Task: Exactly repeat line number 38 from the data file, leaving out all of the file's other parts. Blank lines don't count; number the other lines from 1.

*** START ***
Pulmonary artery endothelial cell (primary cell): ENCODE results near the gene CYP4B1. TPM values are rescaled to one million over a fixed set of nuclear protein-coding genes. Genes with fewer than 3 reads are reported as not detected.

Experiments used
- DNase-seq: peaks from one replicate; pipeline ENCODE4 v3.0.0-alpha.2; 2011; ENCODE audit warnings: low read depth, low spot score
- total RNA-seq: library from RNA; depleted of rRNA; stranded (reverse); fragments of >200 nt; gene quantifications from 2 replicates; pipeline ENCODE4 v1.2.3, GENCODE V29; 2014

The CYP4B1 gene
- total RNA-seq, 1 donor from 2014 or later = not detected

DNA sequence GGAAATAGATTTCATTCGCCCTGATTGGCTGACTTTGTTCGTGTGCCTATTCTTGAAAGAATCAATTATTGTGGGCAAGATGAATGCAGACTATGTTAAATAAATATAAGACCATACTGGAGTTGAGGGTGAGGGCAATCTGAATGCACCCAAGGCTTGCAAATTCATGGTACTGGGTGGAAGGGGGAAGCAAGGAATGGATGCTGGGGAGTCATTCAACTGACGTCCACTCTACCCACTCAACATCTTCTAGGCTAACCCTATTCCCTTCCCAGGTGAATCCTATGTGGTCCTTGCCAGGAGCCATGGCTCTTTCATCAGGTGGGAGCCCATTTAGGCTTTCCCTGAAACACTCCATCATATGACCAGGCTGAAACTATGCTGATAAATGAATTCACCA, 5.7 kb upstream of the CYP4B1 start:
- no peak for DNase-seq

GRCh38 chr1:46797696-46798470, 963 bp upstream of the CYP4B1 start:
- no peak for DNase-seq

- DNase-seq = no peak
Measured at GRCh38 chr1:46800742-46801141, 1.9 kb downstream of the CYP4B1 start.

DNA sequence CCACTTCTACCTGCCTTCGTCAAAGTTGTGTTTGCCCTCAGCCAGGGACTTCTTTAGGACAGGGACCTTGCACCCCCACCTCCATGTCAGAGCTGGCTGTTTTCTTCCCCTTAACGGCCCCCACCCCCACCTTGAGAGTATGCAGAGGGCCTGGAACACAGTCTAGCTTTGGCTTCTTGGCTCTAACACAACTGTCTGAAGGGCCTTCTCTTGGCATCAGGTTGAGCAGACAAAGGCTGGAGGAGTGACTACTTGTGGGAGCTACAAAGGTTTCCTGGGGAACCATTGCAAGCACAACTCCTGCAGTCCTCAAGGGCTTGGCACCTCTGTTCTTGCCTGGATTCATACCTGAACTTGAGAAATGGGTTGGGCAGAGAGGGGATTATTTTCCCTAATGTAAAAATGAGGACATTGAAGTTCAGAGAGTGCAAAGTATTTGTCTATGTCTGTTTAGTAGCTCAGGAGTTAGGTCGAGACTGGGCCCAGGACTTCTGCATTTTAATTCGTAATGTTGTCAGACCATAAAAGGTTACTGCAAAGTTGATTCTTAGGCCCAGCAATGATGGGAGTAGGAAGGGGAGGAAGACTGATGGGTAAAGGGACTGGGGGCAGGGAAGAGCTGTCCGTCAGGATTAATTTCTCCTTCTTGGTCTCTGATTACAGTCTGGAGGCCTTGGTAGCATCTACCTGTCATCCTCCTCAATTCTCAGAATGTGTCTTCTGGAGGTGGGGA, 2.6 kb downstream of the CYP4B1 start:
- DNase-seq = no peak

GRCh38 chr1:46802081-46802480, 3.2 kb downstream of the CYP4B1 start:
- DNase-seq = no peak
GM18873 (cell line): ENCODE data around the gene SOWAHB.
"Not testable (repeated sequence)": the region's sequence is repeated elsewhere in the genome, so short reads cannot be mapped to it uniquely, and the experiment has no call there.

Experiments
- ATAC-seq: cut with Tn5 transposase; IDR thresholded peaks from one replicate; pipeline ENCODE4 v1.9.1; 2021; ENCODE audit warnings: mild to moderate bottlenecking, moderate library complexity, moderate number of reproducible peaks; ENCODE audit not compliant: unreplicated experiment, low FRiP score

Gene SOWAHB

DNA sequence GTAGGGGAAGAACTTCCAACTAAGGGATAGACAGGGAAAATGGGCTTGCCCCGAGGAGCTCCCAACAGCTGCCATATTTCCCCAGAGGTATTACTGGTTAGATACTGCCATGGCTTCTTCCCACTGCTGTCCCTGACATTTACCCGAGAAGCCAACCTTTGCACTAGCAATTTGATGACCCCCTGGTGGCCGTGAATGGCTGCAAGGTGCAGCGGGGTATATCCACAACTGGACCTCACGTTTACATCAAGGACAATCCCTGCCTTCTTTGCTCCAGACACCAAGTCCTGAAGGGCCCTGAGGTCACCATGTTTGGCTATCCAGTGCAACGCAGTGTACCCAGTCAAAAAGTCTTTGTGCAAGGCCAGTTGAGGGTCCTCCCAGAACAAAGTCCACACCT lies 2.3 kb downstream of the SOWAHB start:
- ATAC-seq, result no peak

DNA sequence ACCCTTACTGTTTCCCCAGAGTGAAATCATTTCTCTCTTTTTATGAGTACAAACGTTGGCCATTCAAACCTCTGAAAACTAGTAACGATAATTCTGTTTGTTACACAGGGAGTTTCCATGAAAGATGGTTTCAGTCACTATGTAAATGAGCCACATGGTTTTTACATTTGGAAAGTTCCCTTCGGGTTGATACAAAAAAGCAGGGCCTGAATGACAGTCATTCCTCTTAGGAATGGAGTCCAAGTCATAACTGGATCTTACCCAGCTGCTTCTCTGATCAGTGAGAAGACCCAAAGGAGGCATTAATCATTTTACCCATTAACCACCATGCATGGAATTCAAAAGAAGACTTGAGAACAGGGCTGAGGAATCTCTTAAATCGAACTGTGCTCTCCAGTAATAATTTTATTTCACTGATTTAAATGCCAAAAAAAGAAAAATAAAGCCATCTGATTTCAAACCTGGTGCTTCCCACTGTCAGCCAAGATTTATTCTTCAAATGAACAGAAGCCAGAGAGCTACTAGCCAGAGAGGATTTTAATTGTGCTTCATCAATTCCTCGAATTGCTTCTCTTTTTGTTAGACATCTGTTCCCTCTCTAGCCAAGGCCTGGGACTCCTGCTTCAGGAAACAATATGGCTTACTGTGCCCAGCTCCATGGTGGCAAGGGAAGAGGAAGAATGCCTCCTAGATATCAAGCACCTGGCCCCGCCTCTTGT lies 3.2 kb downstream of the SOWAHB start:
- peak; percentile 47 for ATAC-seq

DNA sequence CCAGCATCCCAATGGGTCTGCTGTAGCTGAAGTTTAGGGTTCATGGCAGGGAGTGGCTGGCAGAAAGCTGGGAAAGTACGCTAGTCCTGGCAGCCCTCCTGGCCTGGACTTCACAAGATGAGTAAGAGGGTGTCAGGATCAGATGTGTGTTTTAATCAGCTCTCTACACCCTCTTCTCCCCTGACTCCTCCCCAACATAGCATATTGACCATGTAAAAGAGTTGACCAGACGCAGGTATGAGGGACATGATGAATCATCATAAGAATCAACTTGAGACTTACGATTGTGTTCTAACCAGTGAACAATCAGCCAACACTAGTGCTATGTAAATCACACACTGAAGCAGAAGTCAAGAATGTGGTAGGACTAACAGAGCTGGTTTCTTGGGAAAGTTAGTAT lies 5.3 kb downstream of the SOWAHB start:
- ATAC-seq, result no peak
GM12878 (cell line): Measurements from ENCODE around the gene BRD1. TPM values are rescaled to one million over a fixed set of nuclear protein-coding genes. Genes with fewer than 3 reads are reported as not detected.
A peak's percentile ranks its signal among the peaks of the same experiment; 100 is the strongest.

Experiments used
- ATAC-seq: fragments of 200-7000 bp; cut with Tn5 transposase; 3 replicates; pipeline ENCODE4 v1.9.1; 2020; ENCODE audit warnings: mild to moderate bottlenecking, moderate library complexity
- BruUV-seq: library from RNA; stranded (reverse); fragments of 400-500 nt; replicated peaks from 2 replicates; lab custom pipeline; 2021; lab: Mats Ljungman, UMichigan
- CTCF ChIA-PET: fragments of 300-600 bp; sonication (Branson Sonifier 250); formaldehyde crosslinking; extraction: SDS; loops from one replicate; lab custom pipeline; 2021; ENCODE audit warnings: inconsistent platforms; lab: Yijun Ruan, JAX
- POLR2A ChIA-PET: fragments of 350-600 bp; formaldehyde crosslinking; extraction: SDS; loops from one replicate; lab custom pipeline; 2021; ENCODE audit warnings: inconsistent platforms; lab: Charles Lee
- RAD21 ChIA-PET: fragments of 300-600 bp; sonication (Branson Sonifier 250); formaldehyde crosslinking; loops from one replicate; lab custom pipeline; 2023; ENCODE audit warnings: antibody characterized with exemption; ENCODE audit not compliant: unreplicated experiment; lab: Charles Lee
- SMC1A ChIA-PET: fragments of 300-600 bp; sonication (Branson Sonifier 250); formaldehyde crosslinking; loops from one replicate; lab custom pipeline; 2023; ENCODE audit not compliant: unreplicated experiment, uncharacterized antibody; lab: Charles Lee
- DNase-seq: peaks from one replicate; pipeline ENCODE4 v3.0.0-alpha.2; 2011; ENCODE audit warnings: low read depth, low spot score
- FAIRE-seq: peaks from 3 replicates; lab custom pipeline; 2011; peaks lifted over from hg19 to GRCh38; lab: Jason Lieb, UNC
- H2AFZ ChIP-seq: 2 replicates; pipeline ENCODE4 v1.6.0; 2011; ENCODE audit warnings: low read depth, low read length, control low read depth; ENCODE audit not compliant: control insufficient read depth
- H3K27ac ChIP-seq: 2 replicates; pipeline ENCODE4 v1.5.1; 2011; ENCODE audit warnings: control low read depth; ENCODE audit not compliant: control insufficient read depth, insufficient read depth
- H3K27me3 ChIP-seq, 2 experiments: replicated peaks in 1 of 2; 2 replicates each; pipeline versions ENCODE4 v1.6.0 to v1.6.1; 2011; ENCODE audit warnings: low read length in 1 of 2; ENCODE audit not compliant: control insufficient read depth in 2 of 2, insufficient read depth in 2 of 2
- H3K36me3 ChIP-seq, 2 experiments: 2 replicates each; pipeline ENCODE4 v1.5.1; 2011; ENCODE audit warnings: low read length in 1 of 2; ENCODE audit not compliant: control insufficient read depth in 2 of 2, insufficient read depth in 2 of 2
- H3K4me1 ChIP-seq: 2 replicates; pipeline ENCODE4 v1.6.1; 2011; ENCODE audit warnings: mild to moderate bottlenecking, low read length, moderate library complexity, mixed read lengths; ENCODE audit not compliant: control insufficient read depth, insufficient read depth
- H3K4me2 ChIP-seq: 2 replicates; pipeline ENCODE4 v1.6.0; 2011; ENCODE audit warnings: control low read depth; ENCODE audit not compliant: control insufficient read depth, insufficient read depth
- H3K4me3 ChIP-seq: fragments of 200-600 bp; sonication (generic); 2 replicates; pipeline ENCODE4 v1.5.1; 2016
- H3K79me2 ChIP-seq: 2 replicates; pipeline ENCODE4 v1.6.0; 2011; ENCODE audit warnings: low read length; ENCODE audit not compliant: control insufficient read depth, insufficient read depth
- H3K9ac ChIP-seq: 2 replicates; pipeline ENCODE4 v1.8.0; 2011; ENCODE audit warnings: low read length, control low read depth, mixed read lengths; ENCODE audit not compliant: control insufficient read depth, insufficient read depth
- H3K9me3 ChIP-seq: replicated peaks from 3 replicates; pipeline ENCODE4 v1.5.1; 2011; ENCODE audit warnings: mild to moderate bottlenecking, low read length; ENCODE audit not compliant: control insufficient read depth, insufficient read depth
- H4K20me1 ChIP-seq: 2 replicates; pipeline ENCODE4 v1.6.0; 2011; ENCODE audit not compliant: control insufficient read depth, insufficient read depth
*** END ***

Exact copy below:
- FAIRE-seq: peaks from 3 replicates; lab custom pipeline; 2011; peaks lifted over from hg19 to GRCh38; lab: Jason Lieb, UNC